Calibration and storage. pH sensors can only read accurately when correctly calibrated. Proper calibration demands known concentrations of buffers and stable temperature and humidity conditions — ideally, conducted in a lab environment by a trained technician. As already noted, don’t store the sensors in DI water. Instead, use 3 molar KCl (saturated KCl solution) at room temperature.
Hypoionic processes. In water purification processes such as reverse osmosis (demineralization) or distillation, water becomes extremely low in ionic strength. Measuring pH on such processes becomes vary challenging due to low electrical conductance. To overcome this situation requires applying external sources of electrolyte to the sensor — reference electrolyte is supplied from an external reservoir into the reference cell.
Troubleshooting pH sensors
The main components of a typical pH loop are the process, sensor, cable and transmitter. These, individually or in combination, can produce problems with measurements. A five-step approach can help pinpoint the source:
1. Identify the problem. Recognizing there may be a problem with a measurement signal is the start of troubleshooting. Process knowledge, measurement history and data trending are key factors in determining if the pH reading is correct.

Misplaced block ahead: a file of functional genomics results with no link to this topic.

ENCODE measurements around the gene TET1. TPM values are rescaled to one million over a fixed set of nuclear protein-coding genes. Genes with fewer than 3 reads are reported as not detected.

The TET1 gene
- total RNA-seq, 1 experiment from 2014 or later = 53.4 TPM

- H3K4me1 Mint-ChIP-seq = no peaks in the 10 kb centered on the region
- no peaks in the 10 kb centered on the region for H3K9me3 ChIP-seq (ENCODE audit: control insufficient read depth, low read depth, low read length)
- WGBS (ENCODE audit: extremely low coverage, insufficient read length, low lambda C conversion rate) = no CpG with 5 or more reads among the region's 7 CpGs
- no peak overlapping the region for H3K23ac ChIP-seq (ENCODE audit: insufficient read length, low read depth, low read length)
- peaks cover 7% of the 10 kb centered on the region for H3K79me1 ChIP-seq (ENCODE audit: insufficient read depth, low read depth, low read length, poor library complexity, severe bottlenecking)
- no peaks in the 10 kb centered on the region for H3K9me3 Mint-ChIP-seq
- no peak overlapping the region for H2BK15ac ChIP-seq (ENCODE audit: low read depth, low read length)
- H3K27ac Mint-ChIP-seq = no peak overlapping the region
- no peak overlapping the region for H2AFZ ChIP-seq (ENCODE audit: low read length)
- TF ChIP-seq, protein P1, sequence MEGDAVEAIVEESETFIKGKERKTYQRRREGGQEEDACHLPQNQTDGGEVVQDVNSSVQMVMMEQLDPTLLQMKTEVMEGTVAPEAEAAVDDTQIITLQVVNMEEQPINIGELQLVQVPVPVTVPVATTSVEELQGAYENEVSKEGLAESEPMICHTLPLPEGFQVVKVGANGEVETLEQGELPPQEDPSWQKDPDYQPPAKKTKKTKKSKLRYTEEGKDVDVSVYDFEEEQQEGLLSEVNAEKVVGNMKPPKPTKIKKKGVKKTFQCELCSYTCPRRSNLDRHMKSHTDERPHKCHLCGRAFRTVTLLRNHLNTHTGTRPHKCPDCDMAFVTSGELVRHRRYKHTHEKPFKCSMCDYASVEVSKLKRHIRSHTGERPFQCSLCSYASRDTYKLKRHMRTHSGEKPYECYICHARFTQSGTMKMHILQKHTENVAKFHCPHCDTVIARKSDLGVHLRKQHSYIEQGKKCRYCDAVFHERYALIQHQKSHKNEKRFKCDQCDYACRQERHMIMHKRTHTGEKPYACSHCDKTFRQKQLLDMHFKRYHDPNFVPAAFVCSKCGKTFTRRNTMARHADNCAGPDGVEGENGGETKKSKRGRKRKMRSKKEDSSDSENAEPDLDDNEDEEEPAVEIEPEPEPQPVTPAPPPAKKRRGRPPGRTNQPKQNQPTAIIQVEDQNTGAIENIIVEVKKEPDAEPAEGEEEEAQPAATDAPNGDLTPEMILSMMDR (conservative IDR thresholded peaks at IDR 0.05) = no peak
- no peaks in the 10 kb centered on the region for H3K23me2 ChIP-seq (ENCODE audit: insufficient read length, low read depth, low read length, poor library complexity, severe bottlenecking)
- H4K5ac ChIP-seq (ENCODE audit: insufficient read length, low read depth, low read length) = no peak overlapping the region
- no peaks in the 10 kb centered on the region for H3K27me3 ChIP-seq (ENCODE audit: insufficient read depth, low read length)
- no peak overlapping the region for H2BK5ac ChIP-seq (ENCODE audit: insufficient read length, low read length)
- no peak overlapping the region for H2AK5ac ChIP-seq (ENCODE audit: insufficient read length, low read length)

2. Isolate the problem. In some cases, the application may be the problem. Process conditions play an important role in successful pH measurement. For example, low conductivity water will require a special reference. If the process is associated with sterilization cycles, PTFE may not be a suitable reference junction. Frequent replacement can be a tip-off to use of the wrong sensor. Always document process conditions.
3. Find the culprit component. With one complete working pH loop, interchange components in the order of sensor, cable and transmitter to isolate the problem part of the pH loop.
4. Characterize the problem. If you’ve identified the sensor as the issue, check the area around the reference junction. Inspect the measuring glass. See if there’s any discoloration of the reference fluid. Occasionally a pH sensor can pass quality control testing at the factory and the performance test at the customer’s site but ultimately suffer a short life.
5. Check for galvanic isolation — ground loop. Use the procedure mentioned earlier. A possible fix to the ground loop may be as simple as removing the output wires from the transmitter (for example, the 4–20 mA output) and checking to see if the reading returns to normal. In some cases however, a sensor that digitizes the signal may provide only real solution.
Take some basic steps
Selecting the appropriate pH sensor technology requires understanding the particular process chemistry and conditions, and their impact on the sensor. This will allow you to choose a sensor that will save chemicals and time. The correct sensor will improve production — avoiding off-spec products and waste — and lead to a more energy efficient and profitable operation.
1Sørensen, S.P.L., “Electrometric method of determining hydronium ion concentration,” Carlsberg Laboratories, Copenhagen, Denmark (1924). (Sørensen’s original paper.)
Bhupen R. Patel is business manager, analytical products — Midwest, for Endress+Hauser, Inc., Greenwood, Ind. Fred Kohlmann is Sussex, Wis., based business manager — upper Midwest for Endress+Hauser. E-mail them at firstname.lastname@example.org and email@example.com.